Every year, Solar Energy Industries Association® (SEIA) produces a report that tracks solar photovoltaic (PV) systems in the United States. It focuses on America’s top commercial solar customers and includes data from nearly 48,000 different commercial solar systems. The types of solar systems examined in the report include: on-site systems, off-site systems, company-owned systems, and third-party owned systems (PPA or lease). Although their report does not represent every commercial solar installation in America, it does capture over 70 percent of the country’s commercial solar capacity (through June 2022). Below, you will find 4 key takeaways from the SEIA 2022 Solar Means Business Report.
1. Top ranking companies
One thing that’s changed a lot in the last year is the ranking of top solar customers. In 2022, the tech company Meta (owner of Facebook, Instagram, and TikTok) jumped from 9th to 1st place in annual solar installations. By installing 3,588 megawatts (MW) of solar, Meta outcompeted its closest counterpart Amazon by 3 times. Apple came in 3rd place, losing its long-standing position as the leader in U.S. solar installments. The other top 10 companies were: 4. Walmart, 5. Microsoft, 6. Target, 7. Cargill, 8. Kaiser Permanente, 9. Anheuser-Busch, 10. Evraz North America.
2. Boom in off-site systems
Meta’s sudden jump to first place in commercial solar installments is primarily due to their increased off-site procurements. However, they are not alone in this venture, as 77 percent of U.S. commercial solar systems were built off-site since 2020. The SEIA report shows that there has been an increasing trend towards off-site, single-axis tracking solar in the past 2.5 years, and that this trend has led to installments in states that were before lacking in solar. Specifically, Virginia has seen a significant increase in solar installations since it houses many data centers for big tech companies who lead in solar.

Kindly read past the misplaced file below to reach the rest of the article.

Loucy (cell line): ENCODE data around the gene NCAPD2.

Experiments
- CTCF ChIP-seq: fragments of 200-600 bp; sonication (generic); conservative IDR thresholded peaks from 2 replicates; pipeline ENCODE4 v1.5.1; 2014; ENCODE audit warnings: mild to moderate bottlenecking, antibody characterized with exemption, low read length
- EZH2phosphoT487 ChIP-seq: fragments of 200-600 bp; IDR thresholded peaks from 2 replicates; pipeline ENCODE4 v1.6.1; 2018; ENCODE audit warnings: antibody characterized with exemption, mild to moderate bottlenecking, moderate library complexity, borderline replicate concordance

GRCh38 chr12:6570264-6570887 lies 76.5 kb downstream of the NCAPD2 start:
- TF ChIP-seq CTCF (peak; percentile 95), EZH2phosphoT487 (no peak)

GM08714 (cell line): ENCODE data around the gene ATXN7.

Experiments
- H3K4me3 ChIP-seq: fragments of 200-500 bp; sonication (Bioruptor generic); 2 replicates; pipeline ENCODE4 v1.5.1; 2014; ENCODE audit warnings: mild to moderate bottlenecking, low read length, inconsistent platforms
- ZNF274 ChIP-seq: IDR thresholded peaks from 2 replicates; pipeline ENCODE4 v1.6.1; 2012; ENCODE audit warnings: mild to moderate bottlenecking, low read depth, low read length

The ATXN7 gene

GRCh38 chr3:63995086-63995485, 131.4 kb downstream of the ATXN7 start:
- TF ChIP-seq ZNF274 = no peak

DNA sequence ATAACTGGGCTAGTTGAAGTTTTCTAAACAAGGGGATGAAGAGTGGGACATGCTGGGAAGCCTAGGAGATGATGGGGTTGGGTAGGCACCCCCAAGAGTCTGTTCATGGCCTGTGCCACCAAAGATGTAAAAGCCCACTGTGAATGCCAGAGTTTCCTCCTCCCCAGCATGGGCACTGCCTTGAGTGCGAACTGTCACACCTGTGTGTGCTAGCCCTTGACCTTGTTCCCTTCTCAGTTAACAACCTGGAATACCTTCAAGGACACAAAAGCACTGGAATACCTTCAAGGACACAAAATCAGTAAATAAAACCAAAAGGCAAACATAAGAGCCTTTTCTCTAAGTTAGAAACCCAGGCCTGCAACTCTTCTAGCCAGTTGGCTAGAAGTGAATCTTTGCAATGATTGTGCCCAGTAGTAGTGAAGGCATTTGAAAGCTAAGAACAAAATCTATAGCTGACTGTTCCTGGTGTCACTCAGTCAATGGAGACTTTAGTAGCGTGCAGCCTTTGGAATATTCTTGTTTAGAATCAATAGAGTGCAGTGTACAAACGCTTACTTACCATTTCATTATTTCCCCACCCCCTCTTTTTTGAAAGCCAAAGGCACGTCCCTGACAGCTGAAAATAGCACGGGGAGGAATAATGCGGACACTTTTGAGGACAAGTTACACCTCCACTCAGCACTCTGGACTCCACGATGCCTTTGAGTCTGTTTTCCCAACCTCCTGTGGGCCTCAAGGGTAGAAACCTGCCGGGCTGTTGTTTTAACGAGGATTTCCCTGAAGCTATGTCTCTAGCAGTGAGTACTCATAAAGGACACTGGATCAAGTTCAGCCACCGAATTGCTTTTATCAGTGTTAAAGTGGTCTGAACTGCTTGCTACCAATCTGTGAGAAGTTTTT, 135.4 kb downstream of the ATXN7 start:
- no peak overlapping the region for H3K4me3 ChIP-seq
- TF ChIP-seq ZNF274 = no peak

3. Climate benefits accrue
Thanks to the large boom in off-site solar and the slow-but-steady growth of on-site solar, the U.S. has been increasing its sources of renewable energy. The companies examined in the 2022 SEIA report collectively offset 20,400,000 tons of carbon dioxide emissions, equivalent to taking 4,400,000 cars off the road. These offsets by commercial solar sites represent 2 percent of America’s carbon emissions in 2021 and are expected to double in the next few years as more solar sites are installed.
4. The future looks promising
he overall future trend in solar prices is that they are declining. The SEIA report highlights Biden’s IRA plan as being integral to this, with the help of other state/federal incentives. The SEIA report forecasts an 11 percent growth in on-site commercial solar, and a 45 percent growth in off-site commercial solar by 2027!
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